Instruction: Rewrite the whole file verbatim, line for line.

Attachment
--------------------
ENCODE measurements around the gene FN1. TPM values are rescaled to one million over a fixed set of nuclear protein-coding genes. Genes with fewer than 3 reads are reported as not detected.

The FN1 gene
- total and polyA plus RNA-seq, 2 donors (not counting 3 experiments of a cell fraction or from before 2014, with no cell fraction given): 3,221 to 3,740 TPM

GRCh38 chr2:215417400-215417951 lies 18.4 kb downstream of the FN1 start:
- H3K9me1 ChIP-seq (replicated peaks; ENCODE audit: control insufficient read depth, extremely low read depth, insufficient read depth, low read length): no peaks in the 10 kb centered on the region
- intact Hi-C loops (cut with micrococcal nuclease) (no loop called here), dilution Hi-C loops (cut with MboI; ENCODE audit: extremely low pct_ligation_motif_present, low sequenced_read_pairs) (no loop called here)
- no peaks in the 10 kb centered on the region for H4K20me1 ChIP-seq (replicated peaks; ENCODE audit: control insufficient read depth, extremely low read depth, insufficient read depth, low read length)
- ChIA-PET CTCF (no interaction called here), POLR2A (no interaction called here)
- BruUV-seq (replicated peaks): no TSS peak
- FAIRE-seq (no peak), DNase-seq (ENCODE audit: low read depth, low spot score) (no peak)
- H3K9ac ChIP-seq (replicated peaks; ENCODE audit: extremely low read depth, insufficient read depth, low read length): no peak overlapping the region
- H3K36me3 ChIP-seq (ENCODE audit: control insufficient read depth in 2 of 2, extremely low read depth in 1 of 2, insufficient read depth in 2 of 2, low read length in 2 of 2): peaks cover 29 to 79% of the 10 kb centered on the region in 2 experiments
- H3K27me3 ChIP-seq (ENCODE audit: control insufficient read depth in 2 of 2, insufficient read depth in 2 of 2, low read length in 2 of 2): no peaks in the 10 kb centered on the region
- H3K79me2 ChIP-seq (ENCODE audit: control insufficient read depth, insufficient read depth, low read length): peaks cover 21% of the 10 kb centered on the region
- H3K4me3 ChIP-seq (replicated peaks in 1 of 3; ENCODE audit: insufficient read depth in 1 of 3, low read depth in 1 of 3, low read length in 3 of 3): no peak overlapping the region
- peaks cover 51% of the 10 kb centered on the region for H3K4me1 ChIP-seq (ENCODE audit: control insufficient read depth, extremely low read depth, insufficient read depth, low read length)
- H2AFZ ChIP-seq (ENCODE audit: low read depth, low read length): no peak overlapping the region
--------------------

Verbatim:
ENCODE measurements around the gene FN1. TPM values are rescaled to one million over a fixed set of nuclear protein-coding genes. Genes with fewer than 3 reads are reported as not detected.

The FN1 gene
- total and polyA plus RNA-seq, 2 donors (not counting 3 experiments of a cell fraction or from before 2014, with no cell fraction given): 3,221 to 3,740 TPM

GRCh38 chr2:215417400-215417951 lies 18.4 kb downstream of the FN1 start:
- H3K9me1 ChIP-seq (replicated peaks; ENCODE audit: control insufficient read depth, extremely low read depth, insufficient read depth, low read length): no peaks in the 10 kb centered on the region
- intact Hi-C loops (cut with micrococcal nuclease) (no loop called here), dilution Hi-C loops (cut with MboI; ENCODE audit: extremely low pct_ligation_motif_present, low sequenced_read_pairs) (no loop called here)
- no peaks in the 10 kb centered on the region for H4K20me1 ChIP-seq (replicated peaks; ENCODE audit: control insufficient read depth, extremely low read depth, insufficient read depth, low read length)
- ChIA-PET CTCF (no interaction called here), POLR2A (no interaction called here)
- BruUV-seq (replicated peaks): no TSS peak
- FAIRE-seq (no peak), DNase-seq (ENCODE audit: low read depth, low spot score) (no peak)
- H3K9ac ChIP-seq (replicated peaks; ENCODE audit: extremely low read depth, insufficient read depth, low read length): no peak overlapping the region
- H3K36me3 ChIP-seq (ENCODE audit: control insufficient read depth in 2 of 2, extremely low read depth in 1 of 2, insufficient read depth in 2 of 2, low read length in 2 of 2): peaks cover 29 to 79% of the 10 kb centered on the region in 2 experiments
- H3K27me3 ChIP-seq (ENCODE audit: control insufficient read depth in 2 of 2, insufficient read depth in 2 of 2, low read length in 2 of 2): no peaks in the 10 kb centered on the region
- H3K79me2 ChIP-seq (ENCODE audit: control insufficient read depth, insufficient read depth, low read length): peaks cover 21% of the 10 kb centered on the region
- H3K4me3 ChIP-seq (replicated peaks in 1 of 3; ENCODE audit: insufficient read depth in 1 of 3, low read depth in 1 of 3, low read length in 3 of 3): no peak overlapping the region
- peaks cover 51% of the 10 kb centered on the region for H3K4me1 ChIP-seq (ENCODE audit: control insufficient read depth, extremely low read depth, insufficient read depth, low read length)
- H2AFZ ChIP-seq (ENCODE audit: low read depth, low read length): no peak overlapping the region